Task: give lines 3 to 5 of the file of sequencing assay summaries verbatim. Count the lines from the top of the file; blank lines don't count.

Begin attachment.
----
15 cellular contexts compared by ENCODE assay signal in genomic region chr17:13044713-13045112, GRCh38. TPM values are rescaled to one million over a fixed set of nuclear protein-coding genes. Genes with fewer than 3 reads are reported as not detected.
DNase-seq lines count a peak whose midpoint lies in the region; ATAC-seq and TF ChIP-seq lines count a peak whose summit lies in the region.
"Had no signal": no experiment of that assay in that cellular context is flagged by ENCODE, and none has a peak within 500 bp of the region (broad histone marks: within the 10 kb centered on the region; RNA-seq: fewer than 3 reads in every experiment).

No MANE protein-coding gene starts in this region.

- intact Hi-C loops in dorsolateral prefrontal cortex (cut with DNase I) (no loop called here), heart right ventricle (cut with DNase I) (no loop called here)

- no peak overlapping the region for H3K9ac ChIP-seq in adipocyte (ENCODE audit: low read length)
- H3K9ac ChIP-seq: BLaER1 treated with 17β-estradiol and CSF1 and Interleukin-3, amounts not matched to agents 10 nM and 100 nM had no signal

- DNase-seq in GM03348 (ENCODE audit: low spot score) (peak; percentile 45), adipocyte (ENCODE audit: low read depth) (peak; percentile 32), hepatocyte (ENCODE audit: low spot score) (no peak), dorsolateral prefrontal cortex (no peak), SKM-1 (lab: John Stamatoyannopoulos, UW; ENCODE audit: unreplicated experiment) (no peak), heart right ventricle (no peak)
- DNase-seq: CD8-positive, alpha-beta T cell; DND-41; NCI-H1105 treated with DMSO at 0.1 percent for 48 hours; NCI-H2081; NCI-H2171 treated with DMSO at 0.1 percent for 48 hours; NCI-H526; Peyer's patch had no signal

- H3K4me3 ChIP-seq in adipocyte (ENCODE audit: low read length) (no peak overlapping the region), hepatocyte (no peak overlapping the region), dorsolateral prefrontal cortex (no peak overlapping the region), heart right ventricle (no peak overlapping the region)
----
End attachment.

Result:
"Had no signal": no experiment of that assay in that cellular context is flagged by ENCODE, and none has a peak within 500 bp of the region (broad histone marks: within the 10 kb centered on the region; RNA-seq: fewer than 3 reads in every experiment).

No MANE protein-coding gene starts in this region.

- intact Hi-C loops in dorsolateral prefrontal cortex (cut with DNase I) (no loop called here), heart right ventricle (cut with DNase I) (no loop called here)